That is when the realization started sinking in. Europe represents the past and US the present and possibly the future. Europe is expensive and exclusive while US is efficient and inclusive. While America does not have the burden of history pulling it down, she also has no frame of reference about building great things. So she builds THE greatest! The greatest gold rush, greatest sub division madness in the west, greatest trading markets, greatest banks and investment companies, greatest technology companies, greatest movie industry, greatest universities and greatest junk food companies. On the flip side, even when they make blunders, that assume great proportions. Greatest market meltdowns, Greatest military blunders in Vietnam and now in Iraq, greatest corporate scandals, greatest automobile disaster brewing in Detroit, greatest sub prime credit crisis in modern day economics, greatest trade deficit by any country, the list goes on. When US makes a mistake, the world punish her very harshly. The Dollar hating going on in the world right now is no exception. It is a statement and warning by the world that they want US to make amends. Not an outright rejection, but because the world has higher standards for US.

It is no secret that us trade deficit with other countries would have an impact on the dollar value in the long run. The oracle of the US, Warren Buffet warned in 2003 of dire consequences if US did not act on reducing trade deficits in a war footing basis. (See the link below). But what is surprising is that Europe is not growing any faster than US and Europenas are not working any harder but still people have a new found love with euro. It is mostly sentimental and euro in the long run will not stand up to $. Not until the French unions stop acting like trade unions in Kerala (An India State where you pay workers to unload tiles for your kitchen or you pay them and do it your self if you are DoItYourself type). Europe's iconic Airbus engineers drew the wiring for A380 in 2-D and fell much short when they tried to wire the 3-D space. Engineering Drawing 101! (Read my previous post on Airbus A380's wiring problem)

Once the envy of the world, German cars are loosing market share to Lexus and Infinity. So from no angle, I see a resurgent Europe except in exchange rate graph. Euro is the new fashion statement to people who does not like US and Bush. But it will fade as new president takes charge in early 2009 and by that time US would have wiped out a lot of trade deficit simply by allowing dollar to sink. In fact that is a calculated move by the US to increase US exports and decrease imports and there by balancing decade long deficit spending. So this trend will continue for some more time until foreigners with excess forex like Chinese, Indians, Arabs and find US assets too cheap to resist and start buying them in bulk. Dubai poured in billions into Citi bank. Even Mahindra is buying a us auto plant. Believe it or not, I found a MADE IN USA TOY at target. Finally, manufacturing is making a come back to the US. US has the most advanced market in the world and as long as foreigners have a liking for us assets and properties, dollar will not melt down as many fear now. But another 20-25% slide in dollar will not be a surprise in the next couple of years. But that is my assessment and you know how I was wrong in the past and have no credentials on this subject :)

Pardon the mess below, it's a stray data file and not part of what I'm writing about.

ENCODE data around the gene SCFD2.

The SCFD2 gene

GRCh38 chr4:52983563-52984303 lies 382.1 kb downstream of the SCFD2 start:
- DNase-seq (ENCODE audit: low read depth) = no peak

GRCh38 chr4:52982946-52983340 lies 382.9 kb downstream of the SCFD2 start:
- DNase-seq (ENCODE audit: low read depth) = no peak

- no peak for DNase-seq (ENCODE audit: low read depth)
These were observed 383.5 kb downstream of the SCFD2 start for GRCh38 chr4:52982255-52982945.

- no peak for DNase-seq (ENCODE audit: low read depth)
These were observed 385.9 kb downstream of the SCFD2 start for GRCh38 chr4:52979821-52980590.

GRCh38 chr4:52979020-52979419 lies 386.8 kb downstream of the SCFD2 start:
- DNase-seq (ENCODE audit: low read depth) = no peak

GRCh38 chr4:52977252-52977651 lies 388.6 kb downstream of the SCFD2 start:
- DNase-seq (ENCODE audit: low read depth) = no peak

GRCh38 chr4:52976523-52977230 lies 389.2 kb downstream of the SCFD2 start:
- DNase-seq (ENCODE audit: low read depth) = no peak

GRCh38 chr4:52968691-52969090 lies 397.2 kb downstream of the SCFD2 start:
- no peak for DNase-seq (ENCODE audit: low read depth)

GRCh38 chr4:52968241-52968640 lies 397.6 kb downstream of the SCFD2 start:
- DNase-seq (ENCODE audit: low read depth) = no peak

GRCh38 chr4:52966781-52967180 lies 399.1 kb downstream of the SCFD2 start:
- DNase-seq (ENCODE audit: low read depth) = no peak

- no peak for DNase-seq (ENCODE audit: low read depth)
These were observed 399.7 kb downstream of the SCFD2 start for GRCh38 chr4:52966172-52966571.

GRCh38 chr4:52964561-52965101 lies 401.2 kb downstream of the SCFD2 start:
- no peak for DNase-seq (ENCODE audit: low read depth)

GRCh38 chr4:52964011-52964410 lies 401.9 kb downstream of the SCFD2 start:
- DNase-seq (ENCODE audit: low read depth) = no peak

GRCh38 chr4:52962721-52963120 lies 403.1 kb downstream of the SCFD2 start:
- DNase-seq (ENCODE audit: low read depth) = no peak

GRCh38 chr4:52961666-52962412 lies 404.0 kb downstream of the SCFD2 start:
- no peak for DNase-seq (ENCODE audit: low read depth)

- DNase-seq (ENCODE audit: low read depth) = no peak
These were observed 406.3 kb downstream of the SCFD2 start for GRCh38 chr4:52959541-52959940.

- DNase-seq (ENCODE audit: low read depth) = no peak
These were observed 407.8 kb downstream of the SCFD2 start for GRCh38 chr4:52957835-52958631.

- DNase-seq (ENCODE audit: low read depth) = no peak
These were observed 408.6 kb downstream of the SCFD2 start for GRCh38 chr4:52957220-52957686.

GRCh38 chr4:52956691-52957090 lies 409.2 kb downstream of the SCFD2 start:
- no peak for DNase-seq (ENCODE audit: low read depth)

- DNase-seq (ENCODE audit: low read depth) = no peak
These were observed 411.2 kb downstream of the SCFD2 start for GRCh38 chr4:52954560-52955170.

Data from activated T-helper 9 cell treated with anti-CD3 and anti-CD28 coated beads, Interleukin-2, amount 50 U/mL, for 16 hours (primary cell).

Dollar to rupee relation is much more complicated. If India continues to grow at the current rate (which might be difficult considering the impact of rising oil prices on india's growth) rupee has to appreciate to reflect the new wealth. But the reality is that rupee has gained unusual momentum in the last 6 months due to hedge fund and pension fund managers from the us pouring billions into Indian market riding BSE on steroids. With sub prime securities no longer an investment option, us investors are flocking into emerging market. The hedge funds are like herds. They go together and come back together. So there will be a coming back home time for all the us $ some time in the next two years and rupee will slide back to 45-47 range. Having said that, rupee will be around 25-30 in next 25 years because of the huge growth potential india has over US in the long run.

So brace for a stock market crash in India some time in 08-09 as the hedgies pull out with a huge sucking sound. It will give a temporary window of opportunity to transfer some $ denominated instruments to rupees similar to an opportunity when BJP govt fell and left backed govt came to power.

Long post. Let me stop by repeating the cliche, dont put all the eggs in one basket. You will never loose if you diversify. Have assets in many instruments. Some stocks, some forex, some dollar, some euro, some real estate, some cash, some gold. Even an emergency preparedness kit is million dollar worth when it matters the most.